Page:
2Collins, P. H. (2004). Some Group Matters: Intersectionality, Situated Standpoints, and Black Feminist Thought. In Feminist Frontiers, 6th Edition, Boston: McGraw-Hill, pp 66 –84.; Mohanty, C. (1991). Under Western Eyes: Feminist Scholarship and Colonial Discourses. In Mohanty, C., Russo, A., And Torres, L. (eds), “Third World Women and the Politics of Feminism”, Indiana University Press.; Harding, S. (2004). The Feminist STANDPOINT Theory Reader: Intellectual and Political Controversies. Routledge, New York and London.; Narayan, U. (1997). Westernization, Respect for Cultures and Third-World Feminists. In Narayan, U. Dislocating Cultures: Identities, Traditions and Third-World Feminism. New York and London: Routledge.; Rege, S. (1998). Dalit women talk differently: A critique of'difference'and towards a Dalit feminist standpoint position. Economic and Political Weekly, WS39-WS46.; Wylie, A. (2004). Why Standpoint Matters. In Feminist STANDPOINT Theory Reader: Intellectual and Political Controversies, Routledge, New York and London.
3 Wambui, J. (2013). An introduction to feminist research. University of Nairobi: Kenya.
5 Brooks, A., & Hesse-Biber, S. N. (2007). An invitation to feminist research. Feminist research practice: A primer, 1-24.
6 Tandon, A. (2018). Feminist Methodology in Technology Research: A Literature Review. Centre for Internet & Society: India
7 Brooks and Hesse-Biber. (2007) Op. cit.; Wambui. (2013) Op. cit.; Tandon. A., (2018). Op. cit.
8 Brooks, A., & Hesse-Biber, S. N. (2007). Op. cit.
10 Wambui, J. (2013). Op. cit.
11 Haraway, D. (1988). Situated knowledges: The science question in feminism and the privilege of partial perspective. Feminist studies, 14(3), 575-599.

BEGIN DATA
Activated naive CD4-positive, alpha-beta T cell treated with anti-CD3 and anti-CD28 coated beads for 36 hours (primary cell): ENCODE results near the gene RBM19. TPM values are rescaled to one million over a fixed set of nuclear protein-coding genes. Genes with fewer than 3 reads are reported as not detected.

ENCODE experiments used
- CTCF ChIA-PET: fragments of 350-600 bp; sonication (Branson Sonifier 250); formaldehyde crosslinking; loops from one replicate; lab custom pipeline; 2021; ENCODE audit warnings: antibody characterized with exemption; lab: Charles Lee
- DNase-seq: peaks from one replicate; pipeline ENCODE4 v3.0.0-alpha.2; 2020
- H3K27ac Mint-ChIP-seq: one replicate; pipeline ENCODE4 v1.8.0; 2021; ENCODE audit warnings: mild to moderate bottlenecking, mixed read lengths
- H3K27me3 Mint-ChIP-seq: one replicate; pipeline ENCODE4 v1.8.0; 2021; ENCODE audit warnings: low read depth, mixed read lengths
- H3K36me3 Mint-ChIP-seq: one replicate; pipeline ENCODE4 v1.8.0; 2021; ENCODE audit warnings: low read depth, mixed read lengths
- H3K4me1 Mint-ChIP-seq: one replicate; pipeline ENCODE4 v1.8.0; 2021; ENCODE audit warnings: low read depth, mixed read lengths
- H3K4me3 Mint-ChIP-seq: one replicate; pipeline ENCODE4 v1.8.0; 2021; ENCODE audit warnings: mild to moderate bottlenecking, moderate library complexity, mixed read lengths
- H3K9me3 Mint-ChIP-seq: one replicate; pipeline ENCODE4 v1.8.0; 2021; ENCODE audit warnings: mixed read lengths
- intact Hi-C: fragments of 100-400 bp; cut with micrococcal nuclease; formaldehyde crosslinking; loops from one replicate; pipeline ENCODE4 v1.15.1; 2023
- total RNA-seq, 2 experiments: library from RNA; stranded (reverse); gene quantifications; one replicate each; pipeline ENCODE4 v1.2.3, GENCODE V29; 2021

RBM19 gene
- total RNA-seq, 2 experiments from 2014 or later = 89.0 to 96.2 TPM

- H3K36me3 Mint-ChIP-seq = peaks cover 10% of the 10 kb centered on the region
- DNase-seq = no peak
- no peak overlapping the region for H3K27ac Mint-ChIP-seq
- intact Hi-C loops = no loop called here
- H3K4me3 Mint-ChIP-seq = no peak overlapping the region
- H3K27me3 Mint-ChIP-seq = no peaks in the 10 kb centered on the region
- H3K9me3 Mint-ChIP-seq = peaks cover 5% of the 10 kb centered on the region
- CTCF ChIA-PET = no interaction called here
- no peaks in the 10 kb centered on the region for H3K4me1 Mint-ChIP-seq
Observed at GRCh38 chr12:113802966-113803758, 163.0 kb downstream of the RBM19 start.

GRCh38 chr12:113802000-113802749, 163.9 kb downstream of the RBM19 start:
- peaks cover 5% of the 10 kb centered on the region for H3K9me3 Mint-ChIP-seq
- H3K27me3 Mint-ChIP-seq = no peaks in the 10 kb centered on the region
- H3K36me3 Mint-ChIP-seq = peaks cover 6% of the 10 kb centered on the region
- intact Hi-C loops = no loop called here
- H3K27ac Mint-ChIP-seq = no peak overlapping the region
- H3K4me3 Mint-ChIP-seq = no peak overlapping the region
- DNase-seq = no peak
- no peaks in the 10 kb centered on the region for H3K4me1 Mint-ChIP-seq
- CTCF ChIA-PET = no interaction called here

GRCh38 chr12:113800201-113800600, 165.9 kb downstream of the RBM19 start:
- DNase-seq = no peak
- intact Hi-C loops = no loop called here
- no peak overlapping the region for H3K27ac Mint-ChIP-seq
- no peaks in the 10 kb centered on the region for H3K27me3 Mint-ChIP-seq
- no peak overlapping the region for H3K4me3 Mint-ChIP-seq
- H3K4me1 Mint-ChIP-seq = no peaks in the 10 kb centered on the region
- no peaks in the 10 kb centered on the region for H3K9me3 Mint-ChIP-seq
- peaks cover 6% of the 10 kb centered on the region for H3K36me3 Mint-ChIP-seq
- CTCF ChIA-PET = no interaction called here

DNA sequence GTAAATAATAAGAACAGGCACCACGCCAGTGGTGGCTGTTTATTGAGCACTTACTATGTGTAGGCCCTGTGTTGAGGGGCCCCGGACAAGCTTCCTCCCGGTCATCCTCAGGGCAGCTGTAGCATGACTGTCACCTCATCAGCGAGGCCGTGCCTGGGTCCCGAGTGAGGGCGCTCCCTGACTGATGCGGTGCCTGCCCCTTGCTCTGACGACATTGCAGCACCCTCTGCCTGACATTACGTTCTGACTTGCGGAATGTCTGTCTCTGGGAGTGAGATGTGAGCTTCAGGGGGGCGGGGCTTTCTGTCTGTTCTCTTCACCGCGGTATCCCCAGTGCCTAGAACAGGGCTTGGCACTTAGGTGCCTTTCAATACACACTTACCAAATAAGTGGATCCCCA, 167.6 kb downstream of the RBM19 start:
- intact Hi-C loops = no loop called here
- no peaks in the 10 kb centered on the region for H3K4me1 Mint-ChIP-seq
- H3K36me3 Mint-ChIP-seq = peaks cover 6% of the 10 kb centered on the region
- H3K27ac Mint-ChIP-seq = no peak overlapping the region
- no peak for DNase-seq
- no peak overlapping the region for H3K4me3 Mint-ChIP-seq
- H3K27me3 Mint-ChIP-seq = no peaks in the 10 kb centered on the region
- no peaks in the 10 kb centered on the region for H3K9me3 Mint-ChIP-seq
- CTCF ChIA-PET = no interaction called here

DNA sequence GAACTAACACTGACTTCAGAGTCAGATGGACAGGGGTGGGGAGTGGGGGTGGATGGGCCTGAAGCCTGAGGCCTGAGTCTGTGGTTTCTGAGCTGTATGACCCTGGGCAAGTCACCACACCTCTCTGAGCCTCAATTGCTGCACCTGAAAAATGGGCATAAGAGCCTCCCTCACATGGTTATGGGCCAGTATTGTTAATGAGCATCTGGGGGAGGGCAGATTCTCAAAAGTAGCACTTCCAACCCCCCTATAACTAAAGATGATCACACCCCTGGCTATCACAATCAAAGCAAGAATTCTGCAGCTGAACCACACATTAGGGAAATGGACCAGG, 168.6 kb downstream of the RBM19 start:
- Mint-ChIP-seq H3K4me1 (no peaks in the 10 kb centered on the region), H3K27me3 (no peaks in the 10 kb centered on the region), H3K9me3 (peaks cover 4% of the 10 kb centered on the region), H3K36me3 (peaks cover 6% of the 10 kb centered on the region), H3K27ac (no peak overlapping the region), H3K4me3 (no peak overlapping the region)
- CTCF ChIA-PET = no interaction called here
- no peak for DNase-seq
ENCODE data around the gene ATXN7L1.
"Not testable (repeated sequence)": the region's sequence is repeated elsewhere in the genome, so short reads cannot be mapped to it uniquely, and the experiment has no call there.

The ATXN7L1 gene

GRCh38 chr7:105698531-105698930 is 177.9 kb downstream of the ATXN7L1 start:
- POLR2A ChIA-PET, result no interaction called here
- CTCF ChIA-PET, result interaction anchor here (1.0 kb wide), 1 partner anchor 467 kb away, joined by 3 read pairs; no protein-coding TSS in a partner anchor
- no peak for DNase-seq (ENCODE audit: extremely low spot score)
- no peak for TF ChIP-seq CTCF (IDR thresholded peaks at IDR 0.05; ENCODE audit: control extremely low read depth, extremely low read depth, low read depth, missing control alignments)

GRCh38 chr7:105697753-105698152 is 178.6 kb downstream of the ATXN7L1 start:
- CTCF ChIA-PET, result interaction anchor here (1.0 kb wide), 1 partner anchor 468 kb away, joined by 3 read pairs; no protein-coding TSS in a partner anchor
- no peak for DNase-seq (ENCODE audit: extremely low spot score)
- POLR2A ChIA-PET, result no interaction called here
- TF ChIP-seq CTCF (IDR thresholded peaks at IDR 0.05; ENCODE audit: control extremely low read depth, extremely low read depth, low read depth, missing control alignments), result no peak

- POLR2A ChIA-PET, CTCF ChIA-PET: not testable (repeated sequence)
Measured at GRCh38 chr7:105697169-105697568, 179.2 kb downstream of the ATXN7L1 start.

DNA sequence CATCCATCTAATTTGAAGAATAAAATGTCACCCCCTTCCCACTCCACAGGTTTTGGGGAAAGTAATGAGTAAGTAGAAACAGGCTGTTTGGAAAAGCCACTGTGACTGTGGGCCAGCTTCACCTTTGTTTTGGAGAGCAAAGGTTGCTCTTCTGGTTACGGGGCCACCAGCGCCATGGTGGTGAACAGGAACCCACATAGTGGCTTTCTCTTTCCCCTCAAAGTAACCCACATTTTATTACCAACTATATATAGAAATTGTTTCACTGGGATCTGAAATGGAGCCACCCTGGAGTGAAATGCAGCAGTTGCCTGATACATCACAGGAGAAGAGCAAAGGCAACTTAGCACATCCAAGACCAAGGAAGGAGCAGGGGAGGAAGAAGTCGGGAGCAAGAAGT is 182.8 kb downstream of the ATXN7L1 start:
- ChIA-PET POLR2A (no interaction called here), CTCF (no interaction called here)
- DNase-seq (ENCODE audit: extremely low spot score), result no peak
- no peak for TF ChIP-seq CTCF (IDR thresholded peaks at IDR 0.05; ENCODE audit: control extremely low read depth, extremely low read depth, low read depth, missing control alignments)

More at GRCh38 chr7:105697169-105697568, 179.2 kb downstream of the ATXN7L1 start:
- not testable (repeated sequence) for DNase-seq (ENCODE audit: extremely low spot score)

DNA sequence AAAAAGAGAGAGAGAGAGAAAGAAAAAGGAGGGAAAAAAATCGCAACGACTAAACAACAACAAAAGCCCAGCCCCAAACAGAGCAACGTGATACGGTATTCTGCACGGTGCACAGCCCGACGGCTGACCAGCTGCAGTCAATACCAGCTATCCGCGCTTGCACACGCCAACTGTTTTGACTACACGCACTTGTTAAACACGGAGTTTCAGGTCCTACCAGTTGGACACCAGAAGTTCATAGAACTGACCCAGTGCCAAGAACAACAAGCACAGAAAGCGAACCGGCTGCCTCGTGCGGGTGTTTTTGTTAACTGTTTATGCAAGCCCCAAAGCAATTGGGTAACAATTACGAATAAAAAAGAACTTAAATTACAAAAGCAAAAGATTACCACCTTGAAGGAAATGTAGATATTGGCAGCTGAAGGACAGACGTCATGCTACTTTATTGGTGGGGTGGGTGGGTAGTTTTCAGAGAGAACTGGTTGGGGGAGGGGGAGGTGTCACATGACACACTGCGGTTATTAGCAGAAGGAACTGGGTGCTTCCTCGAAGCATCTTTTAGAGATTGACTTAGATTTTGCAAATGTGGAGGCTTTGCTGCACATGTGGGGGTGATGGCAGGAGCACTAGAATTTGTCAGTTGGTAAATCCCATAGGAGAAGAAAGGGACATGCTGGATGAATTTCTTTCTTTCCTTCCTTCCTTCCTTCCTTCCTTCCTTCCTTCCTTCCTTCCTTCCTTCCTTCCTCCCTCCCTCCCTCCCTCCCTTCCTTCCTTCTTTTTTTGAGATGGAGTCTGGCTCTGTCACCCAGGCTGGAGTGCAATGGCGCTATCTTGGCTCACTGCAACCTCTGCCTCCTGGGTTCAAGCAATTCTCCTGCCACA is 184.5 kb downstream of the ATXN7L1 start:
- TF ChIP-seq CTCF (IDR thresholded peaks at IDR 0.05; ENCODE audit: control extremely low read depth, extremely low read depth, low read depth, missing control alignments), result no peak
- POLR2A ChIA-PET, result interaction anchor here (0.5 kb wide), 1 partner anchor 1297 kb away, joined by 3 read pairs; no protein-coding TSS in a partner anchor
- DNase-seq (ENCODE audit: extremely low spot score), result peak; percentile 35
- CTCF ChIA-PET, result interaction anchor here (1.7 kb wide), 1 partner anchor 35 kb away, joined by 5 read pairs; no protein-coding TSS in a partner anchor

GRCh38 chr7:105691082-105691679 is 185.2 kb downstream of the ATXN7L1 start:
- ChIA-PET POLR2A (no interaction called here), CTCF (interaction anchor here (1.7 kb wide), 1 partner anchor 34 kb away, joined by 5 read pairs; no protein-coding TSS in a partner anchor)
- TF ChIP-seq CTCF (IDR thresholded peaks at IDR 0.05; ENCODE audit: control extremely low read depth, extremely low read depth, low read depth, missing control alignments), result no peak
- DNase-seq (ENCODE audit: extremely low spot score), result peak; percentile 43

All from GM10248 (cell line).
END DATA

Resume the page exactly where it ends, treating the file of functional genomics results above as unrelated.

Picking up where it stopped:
12 Harding, S. (1990). Feminism, science, and the anti-Enlightenment critique. In L. Nicholson (Ed.), Feminism/postmodernism. New York & London: Routledge
13 Harding, S. (2004). The Feminist STANDPOINT Theory Reader: Intellectual and Political Controversies. Routledge, New York and London.
14 Wylie, A. (2004). Why Standpoint Matters. In Feminist STANDPOINT Theory Reader: Intellectual and Political Controversies, Routledge, New York and London.
15 Gurumurthy, A. (2004). GENDER and ICTs. An Overview Report, Bridge Development–Gender Institute of Development Studies.; Buskens, I., & Webb, A. (2009). African women and ICTs: Investigating technology, gender and empowerment. Zed Books Ltd.; Buskens, I., & Webb, A. (2014). Women and ICT in Africa and the Middle East: Changing selves, changing societies. Zed Books, London, GB.
16Tandon, A. (2018). Op. cit.
17 Sultana, F. (2007). Reflexivity, Positionality and Participatory Ethics: Negotiating Fieldwork Dilemmas in International Research. ACME: An International E-Journal for Critical Geographies, Vol, 6 (3), PP 374-385, Department of Geography, King‟s College London, The Strand, London